Soldiers receive orders from the Pentagon to be alert in case they mobilize them to protests by George Floyd

Pentagon Puts Army On Alert As Option To Contain Protests In Minneapolis

Delray Beach, Florida – As the riots spread to dozens of U.S. cities on Friday, the Pentagon took the unusual step of ordering the Army to put several of its military police units on active duty, ready to deploy. in Minneapolis, where the death of George Floyd at the hands of the police sparked widespread protests.

Soldiers from Fort Bragg, North Carolina, and Fort Drum, New York, were ordered to be ready to move within four hours if they receive the call, according to three people with direct knowledge of the initiative. Troops at Fort Carson, Colorado, and Fort Riley, Kansas, received the same directions, but within 24 hours. The sources asked not to be identified because they did not have authorization to discuss the preparations.

Preparation orders were sent verbally on Friday, after President Donald Trump asked Defense Secretary Mark Esper for military options to help curb the unrest in Minneapolis after protests led to looting and fire in some parts of the city.

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Trump made the request in a phone call from the Oval Office on Thursday night, in which Esper and National Security Advisor Robert O ‘Brien, among others, participated. The president asked Esper for rapid deployment options in case the Minneapolis protests remained out of control, according to a senior Pentagon official present at the conversation.

“When the White House asks for options, someone opens the drawer and takes them out, so to speak,” he added.

According to the source, the mil itary units would be deployed under the Insurrection Act of 1807, which was last used in 1992 during riots in Los Angeles after the Rodney King trial.

“If this is where the President directs his response, it would represent a significant escalation and a determination that the various state and local authorities are not ready for the task of responding to the growing unrest,” said Brad Moss, a Washington, D.C. attorney. specialized in national security.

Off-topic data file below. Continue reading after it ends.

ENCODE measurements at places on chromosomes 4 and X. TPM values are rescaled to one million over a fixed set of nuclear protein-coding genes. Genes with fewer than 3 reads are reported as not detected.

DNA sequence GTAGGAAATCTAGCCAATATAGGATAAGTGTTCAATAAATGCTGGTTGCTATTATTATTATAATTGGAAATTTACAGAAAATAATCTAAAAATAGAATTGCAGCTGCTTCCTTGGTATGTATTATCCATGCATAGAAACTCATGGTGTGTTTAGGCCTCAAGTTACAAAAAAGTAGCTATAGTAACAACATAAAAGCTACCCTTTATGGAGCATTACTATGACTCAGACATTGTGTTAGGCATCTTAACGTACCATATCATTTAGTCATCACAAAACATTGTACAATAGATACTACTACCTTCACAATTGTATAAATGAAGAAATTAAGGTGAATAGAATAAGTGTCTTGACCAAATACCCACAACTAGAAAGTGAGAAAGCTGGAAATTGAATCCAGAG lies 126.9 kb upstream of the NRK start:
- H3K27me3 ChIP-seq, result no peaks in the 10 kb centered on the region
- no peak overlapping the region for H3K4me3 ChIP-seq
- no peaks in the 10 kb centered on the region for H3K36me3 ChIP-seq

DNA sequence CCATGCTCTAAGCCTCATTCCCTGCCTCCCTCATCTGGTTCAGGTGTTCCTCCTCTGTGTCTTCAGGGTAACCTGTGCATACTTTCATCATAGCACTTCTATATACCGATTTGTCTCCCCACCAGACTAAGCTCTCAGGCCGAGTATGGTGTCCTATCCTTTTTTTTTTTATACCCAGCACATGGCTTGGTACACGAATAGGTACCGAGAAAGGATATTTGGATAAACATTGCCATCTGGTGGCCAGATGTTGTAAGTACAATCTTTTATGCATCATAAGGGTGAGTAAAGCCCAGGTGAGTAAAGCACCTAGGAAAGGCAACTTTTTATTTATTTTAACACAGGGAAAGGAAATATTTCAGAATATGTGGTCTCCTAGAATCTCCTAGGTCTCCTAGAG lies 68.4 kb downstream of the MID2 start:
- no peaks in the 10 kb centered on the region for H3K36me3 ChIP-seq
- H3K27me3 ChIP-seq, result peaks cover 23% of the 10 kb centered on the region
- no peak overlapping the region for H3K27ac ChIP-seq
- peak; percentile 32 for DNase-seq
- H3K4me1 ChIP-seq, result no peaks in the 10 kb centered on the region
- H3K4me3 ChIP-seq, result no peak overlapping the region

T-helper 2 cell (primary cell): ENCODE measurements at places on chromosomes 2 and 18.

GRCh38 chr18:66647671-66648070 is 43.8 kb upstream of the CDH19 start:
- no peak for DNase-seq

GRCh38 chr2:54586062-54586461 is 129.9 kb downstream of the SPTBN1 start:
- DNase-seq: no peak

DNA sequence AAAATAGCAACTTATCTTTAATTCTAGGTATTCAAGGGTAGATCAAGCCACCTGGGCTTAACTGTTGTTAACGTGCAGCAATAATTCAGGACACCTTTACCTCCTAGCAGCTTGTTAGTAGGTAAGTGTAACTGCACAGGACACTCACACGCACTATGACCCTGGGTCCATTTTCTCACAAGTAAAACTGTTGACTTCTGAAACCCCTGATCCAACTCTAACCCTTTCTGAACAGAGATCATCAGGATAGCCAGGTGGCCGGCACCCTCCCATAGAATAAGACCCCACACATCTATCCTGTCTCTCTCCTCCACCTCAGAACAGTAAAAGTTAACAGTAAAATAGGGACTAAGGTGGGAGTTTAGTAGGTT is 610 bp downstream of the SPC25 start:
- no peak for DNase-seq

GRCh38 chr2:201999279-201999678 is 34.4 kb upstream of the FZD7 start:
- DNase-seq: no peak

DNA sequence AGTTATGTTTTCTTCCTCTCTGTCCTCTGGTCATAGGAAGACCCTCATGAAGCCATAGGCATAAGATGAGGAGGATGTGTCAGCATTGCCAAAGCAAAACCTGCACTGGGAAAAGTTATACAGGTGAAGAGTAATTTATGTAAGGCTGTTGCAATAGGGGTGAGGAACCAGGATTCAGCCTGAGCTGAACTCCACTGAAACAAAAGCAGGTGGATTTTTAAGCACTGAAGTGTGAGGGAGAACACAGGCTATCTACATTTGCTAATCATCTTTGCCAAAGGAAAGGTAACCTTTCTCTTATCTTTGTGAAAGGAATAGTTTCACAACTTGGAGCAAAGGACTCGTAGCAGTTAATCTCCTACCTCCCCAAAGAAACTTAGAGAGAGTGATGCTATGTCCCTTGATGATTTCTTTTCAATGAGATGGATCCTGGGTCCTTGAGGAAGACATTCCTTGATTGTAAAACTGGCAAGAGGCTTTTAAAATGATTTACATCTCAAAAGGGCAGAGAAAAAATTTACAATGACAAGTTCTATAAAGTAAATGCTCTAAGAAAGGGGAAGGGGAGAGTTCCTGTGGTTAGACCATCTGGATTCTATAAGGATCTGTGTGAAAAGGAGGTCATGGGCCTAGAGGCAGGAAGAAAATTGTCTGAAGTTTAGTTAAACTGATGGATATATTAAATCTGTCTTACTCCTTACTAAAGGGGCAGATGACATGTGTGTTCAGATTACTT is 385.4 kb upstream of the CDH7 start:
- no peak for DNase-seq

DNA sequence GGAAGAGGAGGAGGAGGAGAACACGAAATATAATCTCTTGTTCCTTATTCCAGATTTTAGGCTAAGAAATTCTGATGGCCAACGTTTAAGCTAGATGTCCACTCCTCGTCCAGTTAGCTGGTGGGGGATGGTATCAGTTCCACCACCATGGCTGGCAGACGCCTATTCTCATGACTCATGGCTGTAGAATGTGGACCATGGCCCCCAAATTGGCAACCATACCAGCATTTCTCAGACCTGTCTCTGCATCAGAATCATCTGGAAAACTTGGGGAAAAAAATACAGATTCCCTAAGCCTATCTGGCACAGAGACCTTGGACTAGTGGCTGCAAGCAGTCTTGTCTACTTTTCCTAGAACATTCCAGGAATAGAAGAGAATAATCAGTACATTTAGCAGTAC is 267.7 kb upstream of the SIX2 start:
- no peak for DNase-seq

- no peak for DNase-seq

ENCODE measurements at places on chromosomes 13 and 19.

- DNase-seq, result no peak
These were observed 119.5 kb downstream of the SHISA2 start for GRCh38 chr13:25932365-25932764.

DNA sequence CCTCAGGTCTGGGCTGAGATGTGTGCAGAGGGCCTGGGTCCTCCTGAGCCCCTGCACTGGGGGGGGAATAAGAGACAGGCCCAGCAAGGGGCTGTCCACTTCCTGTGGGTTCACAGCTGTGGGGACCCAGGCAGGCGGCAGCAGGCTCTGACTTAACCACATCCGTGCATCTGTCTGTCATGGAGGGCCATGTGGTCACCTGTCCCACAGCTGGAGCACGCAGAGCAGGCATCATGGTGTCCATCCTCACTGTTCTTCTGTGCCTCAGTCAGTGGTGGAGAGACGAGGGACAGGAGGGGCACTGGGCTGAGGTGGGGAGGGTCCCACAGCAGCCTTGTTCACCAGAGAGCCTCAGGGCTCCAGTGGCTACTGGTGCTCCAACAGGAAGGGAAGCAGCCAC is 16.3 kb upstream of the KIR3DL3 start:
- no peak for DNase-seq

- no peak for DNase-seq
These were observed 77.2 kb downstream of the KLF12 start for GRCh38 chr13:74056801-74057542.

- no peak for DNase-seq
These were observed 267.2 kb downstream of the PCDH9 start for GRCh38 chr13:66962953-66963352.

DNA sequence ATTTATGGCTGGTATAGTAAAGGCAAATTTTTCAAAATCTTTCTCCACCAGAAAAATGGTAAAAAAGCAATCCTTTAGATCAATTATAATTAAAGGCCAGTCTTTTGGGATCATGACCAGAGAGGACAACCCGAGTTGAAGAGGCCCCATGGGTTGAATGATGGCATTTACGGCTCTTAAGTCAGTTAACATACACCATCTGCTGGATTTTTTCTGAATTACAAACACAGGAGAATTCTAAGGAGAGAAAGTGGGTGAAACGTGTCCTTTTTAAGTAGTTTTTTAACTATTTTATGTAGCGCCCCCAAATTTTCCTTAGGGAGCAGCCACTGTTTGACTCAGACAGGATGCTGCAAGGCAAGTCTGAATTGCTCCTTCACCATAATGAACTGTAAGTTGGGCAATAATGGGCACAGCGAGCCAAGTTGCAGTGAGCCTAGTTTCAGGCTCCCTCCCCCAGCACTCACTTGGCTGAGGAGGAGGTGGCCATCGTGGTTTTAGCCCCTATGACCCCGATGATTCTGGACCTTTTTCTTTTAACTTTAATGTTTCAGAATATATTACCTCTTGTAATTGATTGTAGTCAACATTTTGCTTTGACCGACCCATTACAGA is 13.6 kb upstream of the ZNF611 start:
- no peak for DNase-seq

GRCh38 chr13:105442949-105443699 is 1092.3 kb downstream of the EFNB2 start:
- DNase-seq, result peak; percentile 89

At dawn on Saturday, members of the selected police units were at an alert level, which means that if they receive the warning, they must return to their bases within 30 minutes of the operation to reach Minneapolis within four hours. The Fort Drum units are slated to be the first to go to Minneapolis, according to the three sources, two of them officials at the Department of Defense. Around 800 soldiers would mobilize in the city if they receive the call.

Protests in Minneapolis erupted this week following the appearance of a video showing a white police officer pinning Floyd to the ground with one knee to his neck. Floyd later died of the injuries and the agent, Derek Chauvin, was arrested and charged with third-degree murder and manslaughter on Friday.

The protests turned violent and nonconformists on Thursday burned the Minneapolis 3rd District Police Station near the place where Floyd was arrested. City Mayor Jacob Frey imposed a curfew at 8:00 p.m. starting Friday. But the peaceful mobilizations again led to riots as night fell and thousands ignored the restrictions and walked the streets of the south of the city. Some cars were set on fire in scattered neighborhoods, business robberies began, and eventually, larger fires were reported.

The unrest has spread across the country, with protests, in some cases violent, in cities like Washington DC, Atlanta, Phoenix, Denver and Los Angeles.

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